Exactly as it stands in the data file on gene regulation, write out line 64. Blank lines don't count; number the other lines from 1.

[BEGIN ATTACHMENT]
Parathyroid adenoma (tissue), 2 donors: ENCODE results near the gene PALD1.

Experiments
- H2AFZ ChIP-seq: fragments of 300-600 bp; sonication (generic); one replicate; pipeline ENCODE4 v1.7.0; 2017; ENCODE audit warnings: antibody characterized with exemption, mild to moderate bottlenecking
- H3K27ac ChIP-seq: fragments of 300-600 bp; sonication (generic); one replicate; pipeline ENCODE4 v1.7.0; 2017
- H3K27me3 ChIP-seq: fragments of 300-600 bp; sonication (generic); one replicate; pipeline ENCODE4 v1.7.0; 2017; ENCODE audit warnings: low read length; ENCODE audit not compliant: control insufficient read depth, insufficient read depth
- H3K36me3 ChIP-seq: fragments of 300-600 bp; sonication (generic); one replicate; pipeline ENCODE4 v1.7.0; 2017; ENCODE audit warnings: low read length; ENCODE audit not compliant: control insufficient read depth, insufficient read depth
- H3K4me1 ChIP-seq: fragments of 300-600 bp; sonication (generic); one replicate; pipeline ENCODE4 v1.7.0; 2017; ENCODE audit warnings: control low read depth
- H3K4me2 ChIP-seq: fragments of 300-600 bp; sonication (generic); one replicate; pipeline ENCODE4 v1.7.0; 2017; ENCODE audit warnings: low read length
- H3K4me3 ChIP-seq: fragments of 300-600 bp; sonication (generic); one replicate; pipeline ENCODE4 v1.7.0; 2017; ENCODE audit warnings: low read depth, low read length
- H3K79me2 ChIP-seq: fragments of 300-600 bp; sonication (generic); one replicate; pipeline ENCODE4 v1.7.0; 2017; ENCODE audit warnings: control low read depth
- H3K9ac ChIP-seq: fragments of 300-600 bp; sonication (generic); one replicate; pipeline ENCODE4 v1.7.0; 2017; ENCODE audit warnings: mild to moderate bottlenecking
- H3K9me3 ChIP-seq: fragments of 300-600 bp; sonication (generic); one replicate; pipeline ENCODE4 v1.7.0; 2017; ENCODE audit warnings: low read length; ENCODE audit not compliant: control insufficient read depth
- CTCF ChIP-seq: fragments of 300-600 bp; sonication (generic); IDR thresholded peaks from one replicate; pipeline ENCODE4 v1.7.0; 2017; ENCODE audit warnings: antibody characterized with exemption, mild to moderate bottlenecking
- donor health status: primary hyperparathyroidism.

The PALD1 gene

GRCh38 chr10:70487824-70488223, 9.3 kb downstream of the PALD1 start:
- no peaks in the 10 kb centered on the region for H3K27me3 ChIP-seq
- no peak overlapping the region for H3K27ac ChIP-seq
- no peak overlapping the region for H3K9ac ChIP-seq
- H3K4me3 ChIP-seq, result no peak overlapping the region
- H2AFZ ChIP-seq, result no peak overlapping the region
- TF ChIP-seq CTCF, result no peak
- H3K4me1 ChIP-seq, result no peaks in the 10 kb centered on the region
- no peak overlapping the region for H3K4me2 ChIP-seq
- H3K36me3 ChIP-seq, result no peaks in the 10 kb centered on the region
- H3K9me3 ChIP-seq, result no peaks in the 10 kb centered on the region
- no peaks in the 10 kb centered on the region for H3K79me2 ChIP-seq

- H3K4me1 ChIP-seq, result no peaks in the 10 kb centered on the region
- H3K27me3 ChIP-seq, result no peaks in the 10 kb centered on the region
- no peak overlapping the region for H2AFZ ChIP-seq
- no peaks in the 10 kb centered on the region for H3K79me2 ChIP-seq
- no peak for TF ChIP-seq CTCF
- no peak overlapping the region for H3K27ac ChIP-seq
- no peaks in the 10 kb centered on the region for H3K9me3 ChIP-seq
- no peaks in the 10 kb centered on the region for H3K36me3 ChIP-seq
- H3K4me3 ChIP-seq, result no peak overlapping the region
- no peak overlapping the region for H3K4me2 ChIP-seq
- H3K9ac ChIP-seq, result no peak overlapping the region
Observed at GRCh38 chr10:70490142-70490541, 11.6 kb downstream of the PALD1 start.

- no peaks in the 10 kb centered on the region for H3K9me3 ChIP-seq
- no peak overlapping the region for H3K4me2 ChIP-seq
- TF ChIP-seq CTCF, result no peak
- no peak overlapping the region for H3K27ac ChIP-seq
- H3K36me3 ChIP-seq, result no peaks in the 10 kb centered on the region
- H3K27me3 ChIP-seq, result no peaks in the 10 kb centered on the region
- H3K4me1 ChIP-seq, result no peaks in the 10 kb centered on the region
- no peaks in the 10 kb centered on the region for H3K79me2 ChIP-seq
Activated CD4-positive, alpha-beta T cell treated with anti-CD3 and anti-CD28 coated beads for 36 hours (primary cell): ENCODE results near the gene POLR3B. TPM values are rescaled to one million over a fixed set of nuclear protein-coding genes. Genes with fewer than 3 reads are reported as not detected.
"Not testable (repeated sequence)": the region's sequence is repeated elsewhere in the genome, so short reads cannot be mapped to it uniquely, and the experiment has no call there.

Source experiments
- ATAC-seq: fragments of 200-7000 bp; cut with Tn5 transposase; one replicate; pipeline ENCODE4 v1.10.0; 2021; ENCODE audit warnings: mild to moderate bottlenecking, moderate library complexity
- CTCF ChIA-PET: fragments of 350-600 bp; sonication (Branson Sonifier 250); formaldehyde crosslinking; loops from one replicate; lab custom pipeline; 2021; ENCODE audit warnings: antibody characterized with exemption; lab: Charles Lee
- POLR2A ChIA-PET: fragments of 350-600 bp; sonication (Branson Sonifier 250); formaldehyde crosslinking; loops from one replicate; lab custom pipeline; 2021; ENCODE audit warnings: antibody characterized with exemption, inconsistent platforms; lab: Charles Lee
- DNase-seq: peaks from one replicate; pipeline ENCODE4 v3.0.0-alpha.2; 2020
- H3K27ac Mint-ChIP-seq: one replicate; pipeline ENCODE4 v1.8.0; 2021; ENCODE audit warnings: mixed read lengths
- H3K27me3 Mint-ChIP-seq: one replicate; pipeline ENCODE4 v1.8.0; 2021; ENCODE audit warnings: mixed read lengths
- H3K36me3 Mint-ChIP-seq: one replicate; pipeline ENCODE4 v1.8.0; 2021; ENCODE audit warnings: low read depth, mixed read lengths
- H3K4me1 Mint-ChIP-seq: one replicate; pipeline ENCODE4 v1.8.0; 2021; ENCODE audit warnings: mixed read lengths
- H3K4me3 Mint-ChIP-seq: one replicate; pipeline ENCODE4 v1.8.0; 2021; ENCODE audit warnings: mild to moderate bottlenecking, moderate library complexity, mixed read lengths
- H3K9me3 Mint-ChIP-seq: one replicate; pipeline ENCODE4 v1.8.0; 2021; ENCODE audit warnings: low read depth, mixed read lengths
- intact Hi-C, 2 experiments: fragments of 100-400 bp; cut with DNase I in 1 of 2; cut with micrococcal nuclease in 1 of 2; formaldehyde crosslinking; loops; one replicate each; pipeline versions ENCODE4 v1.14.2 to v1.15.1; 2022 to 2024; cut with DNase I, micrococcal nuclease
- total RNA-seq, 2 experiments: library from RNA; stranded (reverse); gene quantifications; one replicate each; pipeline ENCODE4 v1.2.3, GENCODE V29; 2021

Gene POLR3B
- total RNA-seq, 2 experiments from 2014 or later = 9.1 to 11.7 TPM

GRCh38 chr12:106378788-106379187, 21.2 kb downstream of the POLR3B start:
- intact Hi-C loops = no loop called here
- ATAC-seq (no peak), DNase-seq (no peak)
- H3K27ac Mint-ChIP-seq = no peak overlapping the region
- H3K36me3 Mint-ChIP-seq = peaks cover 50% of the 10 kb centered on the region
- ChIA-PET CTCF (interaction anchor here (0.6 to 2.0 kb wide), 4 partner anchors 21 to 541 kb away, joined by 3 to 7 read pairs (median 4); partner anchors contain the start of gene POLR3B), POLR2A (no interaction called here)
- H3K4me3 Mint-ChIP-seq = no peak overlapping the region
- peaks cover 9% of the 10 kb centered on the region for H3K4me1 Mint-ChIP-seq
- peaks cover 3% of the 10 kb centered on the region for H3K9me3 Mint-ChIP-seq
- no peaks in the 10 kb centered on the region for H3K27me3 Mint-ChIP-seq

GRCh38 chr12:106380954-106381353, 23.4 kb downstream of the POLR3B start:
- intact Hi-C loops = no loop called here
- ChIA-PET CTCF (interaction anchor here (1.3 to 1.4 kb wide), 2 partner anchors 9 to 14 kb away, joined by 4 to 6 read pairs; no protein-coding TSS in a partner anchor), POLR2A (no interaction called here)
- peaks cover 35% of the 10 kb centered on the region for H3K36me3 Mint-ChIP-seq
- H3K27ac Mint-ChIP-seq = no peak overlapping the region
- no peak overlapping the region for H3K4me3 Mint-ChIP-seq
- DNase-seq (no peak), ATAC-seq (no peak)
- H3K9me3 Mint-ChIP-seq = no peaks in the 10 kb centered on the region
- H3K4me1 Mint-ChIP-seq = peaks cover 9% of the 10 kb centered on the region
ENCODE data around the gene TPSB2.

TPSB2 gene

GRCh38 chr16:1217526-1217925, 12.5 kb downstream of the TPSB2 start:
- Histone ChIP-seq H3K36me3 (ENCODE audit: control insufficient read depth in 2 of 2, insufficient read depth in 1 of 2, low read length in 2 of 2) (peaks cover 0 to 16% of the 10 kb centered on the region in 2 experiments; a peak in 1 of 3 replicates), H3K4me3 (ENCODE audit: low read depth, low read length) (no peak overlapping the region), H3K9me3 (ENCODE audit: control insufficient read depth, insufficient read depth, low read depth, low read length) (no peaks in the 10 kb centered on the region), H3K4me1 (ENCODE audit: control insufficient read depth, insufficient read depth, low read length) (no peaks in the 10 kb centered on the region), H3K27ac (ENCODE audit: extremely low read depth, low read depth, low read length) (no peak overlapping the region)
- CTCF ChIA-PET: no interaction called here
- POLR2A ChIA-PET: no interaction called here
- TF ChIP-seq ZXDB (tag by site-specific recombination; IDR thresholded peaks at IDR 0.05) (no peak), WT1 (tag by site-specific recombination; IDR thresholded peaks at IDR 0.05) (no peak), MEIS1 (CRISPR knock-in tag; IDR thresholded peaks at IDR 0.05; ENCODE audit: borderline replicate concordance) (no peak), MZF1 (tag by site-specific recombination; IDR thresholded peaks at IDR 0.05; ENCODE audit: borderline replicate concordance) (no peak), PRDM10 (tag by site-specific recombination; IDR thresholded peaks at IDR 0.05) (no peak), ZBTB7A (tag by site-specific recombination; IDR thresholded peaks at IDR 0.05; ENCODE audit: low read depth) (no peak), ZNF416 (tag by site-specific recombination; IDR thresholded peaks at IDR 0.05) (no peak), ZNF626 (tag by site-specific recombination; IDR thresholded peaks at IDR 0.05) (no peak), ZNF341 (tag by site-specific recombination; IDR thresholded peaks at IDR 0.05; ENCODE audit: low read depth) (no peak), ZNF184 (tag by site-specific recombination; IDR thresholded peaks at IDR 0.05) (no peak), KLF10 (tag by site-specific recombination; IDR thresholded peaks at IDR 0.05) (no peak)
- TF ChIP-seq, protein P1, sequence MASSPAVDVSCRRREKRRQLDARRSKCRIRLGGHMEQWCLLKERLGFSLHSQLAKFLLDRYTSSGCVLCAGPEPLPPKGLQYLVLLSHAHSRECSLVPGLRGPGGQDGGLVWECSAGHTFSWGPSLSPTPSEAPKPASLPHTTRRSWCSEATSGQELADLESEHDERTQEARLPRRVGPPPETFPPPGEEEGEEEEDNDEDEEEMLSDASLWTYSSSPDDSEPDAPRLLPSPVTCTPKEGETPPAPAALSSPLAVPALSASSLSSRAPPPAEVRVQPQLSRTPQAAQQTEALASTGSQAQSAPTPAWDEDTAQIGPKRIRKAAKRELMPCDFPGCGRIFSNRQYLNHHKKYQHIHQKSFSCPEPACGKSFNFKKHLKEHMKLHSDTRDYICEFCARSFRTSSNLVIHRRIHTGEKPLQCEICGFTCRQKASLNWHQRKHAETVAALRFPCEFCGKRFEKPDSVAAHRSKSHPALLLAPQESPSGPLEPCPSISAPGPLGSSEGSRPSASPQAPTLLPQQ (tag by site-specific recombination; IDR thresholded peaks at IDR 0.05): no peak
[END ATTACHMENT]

- total RNA-seq, 2 experiments from 2014 or later = 9.1 to 11.7 TPM